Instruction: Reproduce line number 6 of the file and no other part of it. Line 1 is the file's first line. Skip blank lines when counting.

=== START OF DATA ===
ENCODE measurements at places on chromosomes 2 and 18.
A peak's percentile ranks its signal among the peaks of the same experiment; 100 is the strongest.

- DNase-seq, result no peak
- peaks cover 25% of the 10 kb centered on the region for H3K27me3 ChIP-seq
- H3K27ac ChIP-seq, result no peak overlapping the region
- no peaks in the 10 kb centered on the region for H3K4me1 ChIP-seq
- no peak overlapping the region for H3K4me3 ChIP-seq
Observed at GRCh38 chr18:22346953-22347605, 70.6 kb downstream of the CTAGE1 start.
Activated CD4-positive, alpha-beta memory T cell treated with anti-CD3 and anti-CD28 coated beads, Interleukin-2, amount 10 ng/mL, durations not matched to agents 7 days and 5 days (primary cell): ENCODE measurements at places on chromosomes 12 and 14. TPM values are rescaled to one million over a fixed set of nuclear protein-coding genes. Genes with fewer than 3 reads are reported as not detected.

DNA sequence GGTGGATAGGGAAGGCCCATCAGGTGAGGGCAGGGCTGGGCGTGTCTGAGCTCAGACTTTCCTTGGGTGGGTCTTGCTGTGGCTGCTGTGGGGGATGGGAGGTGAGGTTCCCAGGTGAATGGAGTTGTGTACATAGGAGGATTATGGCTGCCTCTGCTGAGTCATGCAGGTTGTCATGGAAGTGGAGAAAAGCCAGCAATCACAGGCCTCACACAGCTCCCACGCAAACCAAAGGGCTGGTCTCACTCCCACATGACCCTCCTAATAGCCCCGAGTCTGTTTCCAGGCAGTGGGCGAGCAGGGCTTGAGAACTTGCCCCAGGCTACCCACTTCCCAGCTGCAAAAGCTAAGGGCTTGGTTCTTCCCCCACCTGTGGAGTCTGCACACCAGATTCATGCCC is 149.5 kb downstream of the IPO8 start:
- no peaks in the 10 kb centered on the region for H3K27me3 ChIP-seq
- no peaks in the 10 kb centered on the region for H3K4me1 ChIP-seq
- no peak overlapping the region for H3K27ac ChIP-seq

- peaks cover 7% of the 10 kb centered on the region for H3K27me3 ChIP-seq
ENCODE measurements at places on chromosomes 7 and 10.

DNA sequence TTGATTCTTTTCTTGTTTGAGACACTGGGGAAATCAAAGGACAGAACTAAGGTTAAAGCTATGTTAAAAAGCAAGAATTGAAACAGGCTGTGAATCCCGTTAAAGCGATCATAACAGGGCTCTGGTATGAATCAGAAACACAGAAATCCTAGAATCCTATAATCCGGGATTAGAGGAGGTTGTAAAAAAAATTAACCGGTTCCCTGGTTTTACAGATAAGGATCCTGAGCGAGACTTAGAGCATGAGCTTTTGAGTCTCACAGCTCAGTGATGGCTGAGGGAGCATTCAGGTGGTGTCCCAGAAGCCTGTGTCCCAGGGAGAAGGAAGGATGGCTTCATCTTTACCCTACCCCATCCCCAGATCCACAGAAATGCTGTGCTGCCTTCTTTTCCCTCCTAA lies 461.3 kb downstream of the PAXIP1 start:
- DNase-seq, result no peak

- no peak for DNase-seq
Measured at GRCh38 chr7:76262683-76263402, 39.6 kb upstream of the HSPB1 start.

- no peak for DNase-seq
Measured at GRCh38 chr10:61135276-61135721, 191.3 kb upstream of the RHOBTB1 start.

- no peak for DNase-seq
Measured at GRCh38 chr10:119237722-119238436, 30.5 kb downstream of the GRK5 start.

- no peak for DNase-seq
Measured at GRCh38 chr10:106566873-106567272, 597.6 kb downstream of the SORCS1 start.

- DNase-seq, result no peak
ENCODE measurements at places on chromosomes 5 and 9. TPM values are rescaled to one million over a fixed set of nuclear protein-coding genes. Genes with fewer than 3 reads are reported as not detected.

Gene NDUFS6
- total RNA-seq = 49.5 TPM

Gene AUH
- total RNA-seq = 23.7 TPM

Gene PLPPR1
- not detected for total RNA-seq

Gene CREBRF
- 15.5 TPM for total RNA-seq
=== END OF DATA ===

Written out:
- no peaks in the 10 kb centered on the region for H3K4me1 ChIP-seq